Untapped Creativity

Register now

ANAHEIM, Calif.-A powerful idea can overcome anything, according to one expert. Yet sadly, in most organizations, including credit unions, those ideas lie dormant and undiscovered.

That is the real challenge for CEOs and anyone else within credit unions who has one or more people reporting into them, according to Sir Ken Robinson, who was knighted for his work in education and who is the author of multiple books, including most recently The Element: How Finding Your Passion Changes Everything.

Sharing a number of intriguing insights with an audience at CO-OP Financial Services' THINK Conference, Robinson urged CU leaders to rethink many of their assumptions related to innovation and creativity.

"A powerful idea will overcome everything," offered Robinson. "It's that power that we have to celebrate. We have this powerful facility to imagine, and by that I mean the ability to bring into mind things that aren't present to our senses."

Robinson discussed recent research sponsored by IBM that probed senior executives at large companies for their major challenges, offering his own take on each. Those challenges include:

Dealing with a More Complicated World

"I was comparing what I had as a child in the 1950s to today. Ten years ago no one would understand if you said, 'Do you tweet?" There was no social media. Remember libraries? Now we take it completely for granted. You can search 100-billion pages of the Internet on your phone, and if it takes more than 15 seconds you get irritated. The thing about technology is it isn't slowing down. It's getting faster."

But how do organizations become adaptable to and respond to change? "No company is secure or safe in its position, because the world is changing so quickly and we need to adapt. If we don't adapt, you won't survive. The real survivors are not only the ones that respond to change but help to make the change."

How To Inspire Creativity

"I work a lot in education. One thing that strikes me is that most adults in my experience think they are not creative. But all children think they are creative up to a certain age. And then that confidence starts to stop. So how do you promote creativity systematically?

"I published the Element last year. This book is based on a particular perception I've had for years, which is that most adults have no idea what their real talents are. A lot of adults aren't sure they have any real talents at all. Most people spend their lives not really enjoying what they do. They endure their lives rather than enjoy their lives. So what are you going to do with your life? It's not that long. Some people love what they do and the love the lives they lead and couldn't really imagine doing anything else. They are in their element. They have a natural aptitude.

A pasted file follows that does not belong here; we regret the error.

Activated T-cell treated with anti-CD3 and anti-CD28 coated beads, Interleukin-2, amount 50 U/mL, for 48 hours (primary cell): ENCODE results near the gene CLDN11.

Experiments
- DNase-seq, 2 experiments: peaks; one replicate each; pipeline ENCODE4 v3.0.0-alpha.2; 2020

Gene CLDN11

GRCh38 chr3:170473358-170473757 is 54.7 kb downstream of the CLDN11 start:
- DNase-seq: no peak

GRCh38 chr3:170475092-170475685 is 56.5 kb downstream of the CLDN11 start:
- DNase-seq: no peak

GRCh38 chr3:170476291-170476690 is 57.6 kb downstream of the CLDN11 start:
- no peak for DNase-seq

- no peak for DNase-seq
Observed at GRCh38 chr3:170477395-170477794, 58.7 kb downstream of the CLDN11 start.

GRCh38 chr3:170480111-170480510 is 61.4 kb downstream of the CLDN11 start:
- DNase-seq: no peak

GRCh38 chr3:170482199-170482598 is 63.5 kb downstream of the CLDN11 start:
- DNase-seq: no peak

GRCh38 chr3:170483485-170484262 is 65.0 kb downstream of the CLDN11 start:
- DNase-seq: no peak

"Imagination is the engine of human achievement. We are all naturally good at different things, and quite often we discourage our children from things they are good at because we don't feel it or see it. Imagination is the gift of human sensibility. Life is inherently creative. We create our lives. When you invest in your talents, you live a different life. The other climate crisis is we are not aware of the talents that go undiscovered, including in companies."

Misconceptions About Creativity

Robinson said creativity in and of itself is not of any value. "To be creative, you have to do something. I define creativity as the process of having original ideas that have value," said Robinson. "There are misconceptions that only special people are creative, that it's a rare skill. A strategy for creativity in an organization has to be everybody and inclusive.

"The second misconception is about special things: people tend to think creativity is about the arts. You can be creative in anything. Apple is famous for its products, but Walmart is famous for not developing any products at all. They are creative in supply chain management. Starbucks isn't either one. They are innovative in culture. And $5 coffee. A small innovation can transform your own business."

For CU leaders, Robinson offered a lesson about corporate environments from the natural environment. "Death Valley is the hottest, driest place in America," said Robinson. "In the winter of 2004 it rained. Seven inches. In the spring of 2005 there was a phenomenon, the entire floor of Death Valley was covered in flowers. Death Valley was alive. What is showed was Death Valley isn't dead, it's dormant. Right below the surface is life awaiting the right conditions. That's how it is in organic organizations. And without it they shrivel and go away. I see this all the time in human organizations. A new leader can re-create the culture of an organization, and culture is an organic term."

For reprint and licensing requests for this article, click here.
Growth strategies
MORE FROM AMERICAN BANKER